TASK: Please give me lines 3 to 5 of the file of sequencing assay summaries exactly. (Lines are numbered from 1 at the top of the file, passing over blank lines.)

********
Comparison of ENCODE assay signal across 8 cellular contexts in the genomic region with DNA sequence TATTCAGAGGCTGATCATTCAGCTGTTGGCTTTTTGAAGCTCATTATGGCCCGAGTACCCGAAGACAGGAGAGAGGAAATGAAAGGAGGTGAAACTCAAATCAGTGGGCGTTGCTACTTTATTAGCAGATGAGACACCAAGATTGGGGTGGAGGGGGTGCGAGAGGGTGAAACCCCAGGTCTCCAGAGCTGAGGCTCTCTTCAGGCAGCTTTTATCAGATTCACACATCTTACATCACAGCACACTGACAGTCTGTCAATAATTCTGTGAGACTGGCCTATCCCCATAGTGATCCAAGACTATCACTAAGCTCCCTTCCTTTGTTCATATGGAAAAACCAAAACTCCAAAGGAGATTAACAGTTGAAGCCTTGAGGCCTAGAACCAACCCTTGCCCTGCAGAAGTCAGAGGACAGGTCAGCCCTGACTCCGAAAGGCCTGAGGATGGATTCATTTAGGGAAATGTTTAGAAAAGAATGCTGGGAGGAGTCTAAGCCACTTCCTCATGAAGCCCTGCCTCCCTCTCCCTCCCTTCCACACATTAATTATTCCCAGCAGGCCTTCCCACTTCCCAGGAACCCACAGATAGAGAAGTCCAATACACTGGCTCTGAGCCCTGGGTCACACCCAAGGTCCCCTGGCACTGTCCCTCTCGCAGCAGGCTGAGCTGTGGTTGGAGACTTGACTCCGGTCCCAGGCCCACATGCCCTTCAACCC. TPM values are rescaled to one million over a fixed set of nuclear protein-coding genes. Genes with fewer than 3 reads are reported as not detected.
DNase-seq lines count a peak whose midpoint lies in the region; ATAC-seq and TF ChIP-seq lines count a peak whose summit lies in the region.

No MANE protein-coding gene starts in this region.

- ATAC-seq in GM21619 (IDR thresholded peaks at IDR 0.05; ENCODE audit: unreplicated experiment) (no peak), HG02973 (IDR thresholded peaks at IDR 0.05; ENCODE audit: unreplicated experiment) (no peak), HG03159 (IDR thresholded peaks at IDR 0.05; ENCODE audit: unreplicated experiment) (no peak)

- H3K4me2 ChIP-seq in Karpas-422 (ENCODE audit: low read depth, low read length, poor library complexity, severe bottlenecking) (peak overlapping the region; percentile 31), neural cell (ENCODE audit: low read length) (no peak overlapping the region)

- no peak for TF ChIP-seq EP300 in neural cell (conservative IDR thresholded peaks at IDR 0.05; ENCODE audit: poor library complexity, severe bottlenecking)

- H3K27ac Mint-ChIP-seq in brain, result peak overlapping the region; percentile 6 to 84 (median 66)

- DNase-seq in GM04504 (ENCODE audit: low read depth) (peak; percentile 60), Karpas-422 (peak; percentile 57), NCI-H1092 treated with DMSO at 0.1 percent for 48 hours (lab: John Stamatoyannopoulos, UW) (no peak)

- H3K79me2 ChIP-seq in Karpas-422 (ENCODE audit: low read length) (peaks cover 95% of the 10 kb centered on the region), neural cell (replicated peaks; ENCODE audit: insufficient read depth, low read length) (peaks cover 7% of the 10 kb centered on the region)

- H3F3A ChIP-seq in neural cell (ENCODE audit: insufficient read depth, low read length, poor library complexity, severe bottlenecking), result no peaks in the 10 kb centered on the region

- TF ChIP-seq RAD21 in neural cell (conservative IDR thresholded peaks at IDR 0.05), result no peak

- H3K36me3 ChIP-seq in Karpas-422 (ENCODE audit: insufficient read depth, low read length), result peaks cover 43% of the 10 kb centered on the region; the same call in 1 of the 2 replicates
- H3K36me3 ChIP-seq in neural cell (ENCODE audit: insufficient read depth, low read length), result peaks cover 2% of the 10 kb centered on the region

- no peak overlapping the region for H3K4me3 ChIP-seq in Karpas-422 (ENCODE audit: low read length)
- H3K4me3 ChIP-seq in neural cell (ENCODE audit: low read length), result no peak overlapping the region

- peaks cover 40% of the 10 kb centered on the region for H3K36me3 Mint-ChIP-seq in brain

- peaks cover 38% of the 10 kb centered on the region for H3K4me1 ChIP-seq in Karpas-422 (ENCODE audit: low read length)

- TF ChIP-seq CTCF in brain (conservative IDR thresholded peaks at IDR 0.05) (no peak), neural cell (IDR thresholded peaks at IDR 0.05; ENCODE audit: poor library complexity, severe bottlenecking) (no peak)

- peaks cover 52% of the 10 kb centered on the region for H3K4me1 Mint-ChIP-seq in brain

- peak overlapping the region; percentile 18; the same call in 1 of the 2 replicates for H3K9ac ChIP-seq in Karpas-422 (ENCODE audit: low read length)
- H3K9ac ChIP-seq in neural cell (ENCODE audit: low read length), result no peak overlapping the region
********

No MANE protein-coding gene starts in this region.

- ATAC-seq in GM21619 (IDR thresholded peaks at IDR 0.05; ENCODE audit: unreplicated experiment) (no peak), HG02973 (IDR thresholded peaks at IDR 0.05; ENCODE audit: unreplicated experiment) (no peak), HG03159 (IDR thresholded peaks at IDR 0.05; ENCODE audit: unreplicated experiment) (no peak)

- H3K4me2 ChIP-seq in Karpas-422 (ENCODE audit: low read depth, low read length, poor library complexity, severe bottlenecking) (peak overlapping the region; percentile 31), neural cell (ENCODE audit: low read length) (no peak overlapping the region)